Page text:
The Spinning Jenny

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  • Intro

    The spinning of cotton into threads for weaving into cloth had traditionally taken place in the homes of textile workers - known as 'cottage industries'. But the 18th century saw the emergence of the 'Industrial Revolution', the great age of steam, canals and factories that changed the face of the British economy forever. James Hargreaves' 'Spinning Jenny', the patent for which is shown here, would revolutionise the process of cotton spinning. The machine used 8 spindles onto which the thread was spun, so by turning a single wheel, the operator could now spin 8 threads at once. This increased to 80 with improvements in the technology.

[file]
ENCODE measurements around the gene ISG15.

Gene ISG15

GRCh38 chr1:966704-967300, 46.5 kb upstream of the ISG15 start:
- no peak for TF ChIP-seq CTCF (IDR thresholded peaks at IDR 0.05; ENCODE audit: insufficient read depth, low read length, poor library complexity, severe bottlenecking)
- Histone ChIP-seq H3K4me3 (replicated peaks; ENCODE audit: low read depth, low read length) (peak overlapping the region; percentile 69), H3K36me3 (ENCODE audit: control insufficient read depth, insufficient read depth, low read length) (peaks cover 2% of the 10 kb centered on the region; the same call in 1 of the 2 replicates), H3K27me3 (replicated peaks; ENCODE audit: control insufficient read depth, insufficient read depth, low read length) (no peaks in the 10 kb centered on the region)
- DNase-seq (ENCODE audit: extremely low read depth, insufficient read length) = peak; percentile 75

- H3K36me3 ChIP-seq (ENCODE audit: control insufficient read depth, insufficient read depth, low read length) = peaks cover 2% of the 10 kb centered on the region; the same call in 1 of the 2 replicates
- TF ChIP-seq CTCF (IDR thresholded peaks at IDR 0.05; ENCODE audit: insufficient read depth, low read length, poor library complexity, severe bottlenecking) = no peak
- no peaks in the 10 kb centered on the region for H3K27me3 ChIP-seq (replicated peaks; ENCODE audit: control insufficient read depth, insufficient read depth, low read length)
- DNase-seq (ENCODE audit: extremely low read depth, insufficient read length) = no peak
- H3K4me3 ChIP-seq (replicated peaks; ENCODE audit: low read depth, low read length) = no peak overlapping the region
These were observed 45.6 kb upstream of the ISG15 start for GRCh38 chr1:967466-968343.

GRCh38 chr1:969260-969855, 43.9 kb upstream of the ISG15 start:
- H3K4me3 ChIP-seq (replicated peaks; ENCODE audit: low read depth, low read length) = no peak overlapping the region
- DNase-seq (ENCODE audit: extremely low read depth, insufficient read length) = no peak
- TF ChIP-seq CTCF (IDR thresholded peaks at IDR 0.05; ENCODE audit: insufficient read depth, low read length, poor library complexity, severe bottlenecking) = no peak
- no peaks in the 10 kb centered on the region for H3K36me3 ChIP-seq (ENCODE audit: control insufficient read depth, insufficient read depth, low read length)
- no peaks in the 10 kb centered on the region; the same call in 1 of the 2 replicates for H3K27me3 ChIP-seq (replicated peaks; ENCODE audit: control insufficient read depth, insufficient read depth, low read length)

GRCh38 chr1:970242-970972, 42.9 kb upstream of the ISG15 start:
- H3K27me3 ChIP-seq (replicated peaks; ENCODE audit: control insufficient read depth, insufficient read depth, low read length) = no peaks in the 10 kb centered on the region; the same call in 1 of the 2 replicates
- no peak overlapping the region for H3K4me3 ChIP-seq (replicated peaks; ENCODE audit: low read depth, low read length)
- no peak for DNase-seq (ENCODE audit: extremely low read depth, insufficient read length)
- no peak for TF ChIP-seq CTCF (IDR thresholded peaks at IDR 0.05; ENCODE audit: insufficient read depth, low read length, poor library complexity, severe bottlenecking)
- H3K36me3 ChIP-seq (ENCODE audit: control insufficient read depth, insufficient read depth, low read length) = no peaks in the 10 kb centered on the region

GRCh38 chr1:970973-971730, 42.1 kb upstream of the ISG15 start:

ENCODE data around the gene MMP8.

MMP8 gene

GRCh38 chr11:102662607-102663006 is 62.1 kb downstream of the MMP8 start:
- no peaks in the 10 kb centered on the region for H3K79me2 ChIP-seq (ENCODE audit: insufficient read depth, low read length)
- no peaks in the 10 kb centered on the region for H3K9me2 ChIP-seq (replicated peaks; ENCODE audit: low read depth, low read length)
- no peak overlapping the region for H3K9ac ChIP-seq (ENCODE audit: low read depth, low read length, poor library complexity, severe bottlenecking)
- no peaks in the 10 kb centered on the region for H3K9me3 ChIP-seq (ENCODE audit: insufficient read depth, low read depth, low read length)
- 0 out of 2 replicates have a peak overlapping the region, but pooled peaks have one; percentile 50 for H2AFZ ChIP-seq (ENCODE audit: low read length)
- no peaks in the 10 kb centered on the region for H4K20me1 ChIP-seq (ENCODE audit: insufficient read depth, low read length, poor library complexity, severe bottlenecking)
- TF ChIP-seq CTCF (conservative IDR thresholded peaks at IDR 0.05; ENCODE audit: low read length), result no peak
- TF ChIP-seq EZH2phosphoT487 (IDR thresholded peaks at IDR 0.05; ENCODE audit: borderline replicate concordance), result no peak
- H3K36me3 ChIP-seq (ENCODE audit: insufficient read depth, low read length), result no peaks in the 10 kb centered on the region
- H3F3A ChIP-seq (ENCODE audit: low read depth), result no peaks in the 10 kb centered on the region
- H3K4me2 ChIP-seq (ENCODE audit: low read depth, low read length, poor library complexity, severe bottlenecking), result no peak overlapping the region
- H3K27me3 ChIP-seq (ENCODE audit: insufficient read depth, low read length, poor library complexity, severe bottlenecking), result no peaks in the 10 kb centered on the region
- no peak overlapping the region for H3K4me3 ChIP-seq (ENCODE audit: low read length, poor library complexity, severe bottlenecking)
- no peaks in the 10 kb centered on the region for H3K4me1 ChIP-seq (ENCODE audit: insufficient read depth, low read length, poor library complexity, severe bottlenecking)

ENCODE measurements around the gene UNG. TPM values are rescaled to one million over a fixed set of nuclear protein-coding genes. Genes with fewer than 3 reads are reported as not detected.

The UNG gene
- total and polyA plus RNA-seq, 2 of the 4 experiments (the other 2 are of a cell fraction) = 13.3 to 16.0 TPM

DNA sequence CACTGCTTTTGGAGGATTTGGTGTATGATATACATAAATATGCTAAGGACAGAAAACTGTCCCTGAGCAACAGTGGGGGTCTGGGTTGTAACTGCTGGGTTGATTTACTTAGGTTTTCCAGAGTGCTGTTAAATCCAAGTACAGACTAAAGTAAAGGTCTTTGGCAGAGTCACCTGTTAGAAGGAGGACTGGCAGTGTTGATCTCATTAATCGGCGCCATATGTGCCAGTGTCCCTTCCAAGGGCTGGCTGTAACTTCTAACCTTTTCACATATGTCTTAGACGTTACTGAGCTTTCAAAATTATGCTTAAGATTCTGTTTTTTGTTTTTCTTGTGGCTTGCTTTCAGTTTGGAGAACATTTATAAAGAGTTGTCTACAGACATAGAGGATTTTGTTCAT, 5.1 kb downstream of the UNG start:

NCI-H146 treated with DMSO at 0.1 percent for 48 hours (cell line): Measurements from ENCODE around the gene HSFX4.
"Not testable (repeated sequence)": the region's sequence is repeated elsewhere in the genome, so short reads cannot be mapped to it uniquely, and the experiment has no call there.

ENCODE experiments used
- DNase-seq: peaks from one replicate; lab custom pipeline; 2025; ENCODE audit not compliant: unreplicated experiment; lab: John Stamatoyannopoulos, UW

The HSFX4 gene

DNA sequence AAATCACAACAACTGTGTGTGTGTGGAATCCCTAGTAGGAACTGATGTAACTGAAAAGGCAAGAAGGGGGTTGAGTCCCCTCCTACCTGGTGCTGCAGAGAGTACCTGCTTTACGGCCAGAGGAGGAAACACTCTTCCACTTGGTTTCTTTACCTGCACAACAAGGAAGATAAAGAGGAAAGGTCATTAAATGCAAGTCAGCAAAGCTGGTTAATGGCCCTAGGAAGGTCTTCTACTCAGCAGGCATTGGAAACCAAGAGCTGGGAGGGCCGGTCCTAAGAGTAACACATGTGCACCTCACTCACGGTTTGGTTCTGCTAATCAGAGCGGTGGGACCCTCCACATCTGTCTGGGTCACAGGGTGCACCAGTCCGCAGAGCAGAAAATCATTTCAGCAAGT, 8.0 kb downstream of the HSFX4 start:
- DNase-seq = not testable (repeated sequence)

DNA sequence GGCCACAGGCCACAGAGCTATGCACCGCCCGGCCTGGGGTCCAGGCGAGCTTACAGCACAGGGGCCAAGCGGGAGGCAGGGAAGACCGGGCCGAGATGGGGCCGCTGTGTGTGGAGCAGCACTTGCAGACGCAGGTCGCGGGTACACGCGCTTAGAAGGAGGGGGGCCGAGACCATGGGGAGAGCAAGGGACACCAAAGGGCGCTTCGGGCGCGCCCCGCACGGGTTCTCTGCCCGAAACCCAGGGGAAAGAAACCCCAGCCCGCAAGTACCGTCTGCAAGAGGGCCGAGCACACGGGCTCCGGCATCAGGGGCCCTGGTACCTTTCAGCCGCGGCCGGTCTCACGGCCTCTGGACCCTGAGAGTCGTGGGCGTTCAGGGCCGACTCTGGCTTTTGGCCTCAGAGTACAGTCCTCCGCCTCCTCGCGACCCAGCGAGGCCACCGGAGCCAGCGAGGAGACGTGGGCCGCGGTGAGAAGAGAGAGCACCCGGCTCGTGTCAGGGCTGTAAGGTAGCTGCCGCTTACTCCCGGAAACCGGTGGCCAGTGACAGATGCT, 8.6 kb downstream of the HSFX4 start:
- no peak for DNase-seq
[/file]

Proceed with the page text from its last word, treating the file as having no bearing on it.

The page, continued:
New 'manufactories' (an early word for 'factory') were a the result of new technologies such as this one. Large industrial buildings usually employed one central source of power to drive a whole network of machines. Richard Arkwright's cotton factories in Nottingham and Cromford, for example, employed nearly 600 people by the 1770s, including many small children, whose nimble hands made light-work of spinning.

     

    Shelfmark: 37/840m.28.

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